‘Talking of golf,’ he says. ‘The last time you lot came round I was just teeing off at the ninth. One of you guys rang me up and I said Would you mind calling a little later? Only I’m playing golf and I’d like to just finish the round, please. He said something about having to go and get a file or something. I said whatever. And then about an hour later I was just about to putt a birdie when the phone goes again. I said to him What? I said,  Some of us are trying to play golf!  I mean – honestly! It’s like they think we don’t have a life of our own…’
‘I don’t know. I think it’s because anyone who gets referred to us is generally speaking in some distress – you know, pretty sick and vulnerable, and struggling at home…’
‘Well, I don’t get it,’ he says.
‘No. Nor me,’ I say. ‘Besides which, I did phone you this afternoon before I came and the phone went straight to voicemail.’
‘No it didn’t.’
‘I rang a few times.’
‘No you didn’t.’
He goes to the phone and jabs the button.
No new messages.
‘Well – I don’t understand that,’ I tell him.
‘No. Nor do I’
And keeping one eye firmly on me, he throws himself back down on the sofa, and turns up the volume.

2 thoughts on “supples snr & jnr

  1. That’s actually pretty awful treatment towards his father. Sure, his father was fine today, but what if he doesn’t allow a healthcare working in from a fit of pique and his father is seriously sick? It seems like he may be depressed or have some other issue that is preventing him from appropriately taking care of his father and himself. Is there anything you can do in a situation like this? His father may be senile but he’s certainly not making appropriate choices for him as something with conservatorship/power of attorney/guardian/whatever position he has to make medical decisions for his father.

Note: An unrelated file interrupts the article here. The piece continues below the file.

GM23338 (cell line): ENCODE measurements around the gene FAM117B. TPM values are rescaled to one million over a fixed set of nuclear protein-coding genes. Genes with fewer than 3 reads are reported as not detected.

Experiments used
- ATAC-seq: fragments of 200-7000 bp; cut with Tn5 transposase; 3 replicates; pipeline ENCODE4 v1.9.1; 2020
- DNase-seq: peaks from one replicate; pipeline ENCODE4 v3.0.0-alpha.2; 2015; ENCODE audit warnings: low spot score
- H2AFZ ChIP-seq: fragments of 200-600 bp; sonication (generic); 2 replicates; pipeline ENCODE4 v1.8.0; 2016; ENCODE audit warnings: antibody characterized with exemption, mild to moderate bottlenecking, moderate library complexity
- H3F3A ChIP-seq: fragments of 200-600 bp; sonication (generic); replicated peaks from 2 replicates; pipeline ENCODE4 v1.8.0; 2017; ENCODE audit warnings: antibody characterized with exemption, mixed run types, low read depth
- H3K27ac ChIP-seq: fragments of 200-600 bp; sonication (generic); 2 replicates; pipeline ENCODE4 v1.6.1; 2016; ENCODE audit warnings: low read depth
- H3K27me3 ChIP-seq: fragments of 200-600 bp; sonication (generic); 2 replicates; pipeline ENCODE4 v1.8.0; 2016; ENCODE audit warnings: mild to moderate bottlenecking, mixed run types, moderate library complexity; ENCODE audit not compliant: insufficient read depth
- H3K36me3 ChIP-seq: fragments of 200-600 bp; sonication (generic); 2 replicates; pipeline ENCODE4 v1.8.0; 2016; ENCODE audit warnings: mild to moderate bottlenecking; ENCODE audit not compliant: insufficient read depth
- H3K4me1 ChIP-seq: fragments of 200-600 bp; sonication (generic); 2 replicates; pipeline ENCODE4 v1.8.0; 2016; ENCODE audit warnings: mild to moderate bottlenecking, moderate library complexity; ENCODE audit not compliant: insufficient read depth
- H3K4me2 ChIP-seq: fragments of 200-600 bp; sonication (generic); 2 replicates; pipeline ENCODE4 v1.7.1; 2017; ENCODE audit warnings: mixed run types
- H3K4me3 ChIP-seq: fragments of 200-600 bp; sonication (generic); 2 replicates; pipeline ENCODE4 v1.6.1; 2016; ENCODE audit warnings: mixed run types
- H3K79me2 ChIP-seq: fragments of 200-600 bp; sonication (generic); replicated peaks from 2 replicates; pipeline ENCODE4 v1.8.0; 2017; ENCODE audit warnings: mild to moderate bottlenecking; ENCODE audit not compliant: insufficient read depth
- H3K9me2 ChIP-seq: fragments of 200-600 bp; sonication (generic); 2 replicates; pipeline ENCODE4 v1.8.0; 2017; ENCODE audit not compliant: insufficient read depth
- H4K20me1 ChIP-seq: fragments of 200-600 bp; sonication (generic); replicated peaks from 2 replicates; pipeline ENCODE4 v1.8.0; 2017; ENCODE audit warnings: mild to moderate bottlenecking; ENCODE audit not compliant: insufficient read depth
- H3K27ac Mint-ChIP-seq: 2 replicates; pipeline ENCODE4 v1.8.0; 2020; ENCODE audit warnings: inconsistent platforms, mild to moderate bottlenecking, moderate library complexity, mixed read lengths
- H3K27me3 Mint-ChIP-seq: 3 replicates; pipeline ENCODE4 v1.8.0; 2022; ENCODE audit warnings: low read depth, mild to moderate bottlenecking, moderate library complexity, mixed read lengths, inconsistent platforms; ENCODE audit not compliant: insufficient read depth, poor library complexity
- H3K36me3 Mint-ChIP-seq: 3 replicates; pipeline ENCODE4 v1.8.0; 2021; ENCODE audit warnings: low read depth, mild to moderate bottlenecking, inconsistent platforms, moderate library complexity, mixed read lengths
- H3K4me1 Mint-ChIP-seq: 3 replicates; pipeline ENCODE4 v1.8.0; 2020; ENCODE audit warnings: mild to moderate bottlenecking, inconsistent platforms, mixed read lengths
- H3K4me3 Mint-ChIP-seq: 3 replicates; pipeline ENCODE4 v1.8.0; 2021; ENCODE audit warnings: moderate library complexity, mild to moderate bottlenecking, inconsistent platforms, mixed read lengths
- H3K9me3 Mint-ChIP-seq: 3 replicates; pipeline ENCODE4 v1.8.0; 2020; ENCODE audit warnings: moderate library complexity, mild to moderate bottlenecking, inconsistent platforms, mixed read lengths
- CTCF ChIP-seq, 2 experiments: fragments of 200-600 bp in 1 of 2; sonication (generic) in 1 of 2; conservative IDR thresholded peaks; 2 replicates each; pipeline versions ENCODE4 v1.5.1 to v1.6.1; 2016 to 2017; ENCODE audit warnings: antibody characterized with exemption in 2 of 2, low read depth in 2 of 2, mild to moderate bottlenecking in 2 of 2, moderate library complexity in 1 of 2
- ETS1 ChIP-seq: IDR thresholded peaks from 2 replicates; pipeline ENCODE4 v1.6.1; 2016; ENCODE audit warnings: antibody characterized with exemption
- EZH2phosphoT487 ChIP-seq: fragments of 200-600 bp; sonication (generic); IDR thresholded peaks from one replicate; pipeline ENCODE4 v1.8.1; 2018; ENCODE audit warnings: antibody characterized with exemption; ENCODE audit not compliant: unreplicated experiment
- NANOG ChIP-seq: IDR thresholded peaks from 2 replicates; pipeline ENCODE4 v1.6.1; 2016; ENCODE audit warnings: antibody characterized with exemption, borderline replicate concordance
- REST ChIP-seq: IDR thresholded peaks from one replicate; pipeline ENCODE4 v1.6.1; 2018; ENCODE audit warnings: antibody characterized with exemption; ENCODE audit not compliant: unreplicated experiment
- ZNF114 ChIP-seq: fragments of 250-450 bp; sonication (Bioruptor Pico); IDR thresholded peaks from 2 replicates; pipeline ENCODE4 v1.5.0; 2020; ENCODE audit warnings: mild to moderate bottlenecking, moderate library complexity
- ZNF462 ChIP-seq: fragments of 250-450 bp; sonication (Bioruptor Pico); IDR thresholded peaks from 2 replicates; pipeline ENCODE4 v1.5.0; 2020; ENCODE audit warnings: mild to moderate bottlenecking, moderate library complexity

2. Absolutely agree, Rosalie! My impression was that Supple Jr was probably depressed. It’s undoubtedly a stressful situation, living & caring for a parent with dementia. I was shocked by his attitude, though, both to me and to his dad. I wanted to say to him ‘Who cares about your stupid golf? I’m here to see your father and make sure he’s okay. Why are you being so off-hand?’ But of course I didn’t say that, opting instead for the usual, self-protective, emotionally aerodynamic profile that helps me through things like this.

    As far as what I can do in these circumstance – if I think there’s evidence of emotional, physical or financial abuse, I’d submit an adult safeguarding report, which would be immediately investigated. In this instance, all I had was a feeling that the son didn’t appear to be as loving and supportive as I might want. Supple Sr seemed content, though. He was well dressed, well fed and appeared to have everything in place. The daughter wasn’t there who’d taken him out, but at least he’d been taken out, which was good, especially on such a lovely afternoon. So all in all it was an unsatisfying encounter and not much more.

    Thanks for the comment, Rosalie. Hope all’s good with you.
    J 🙂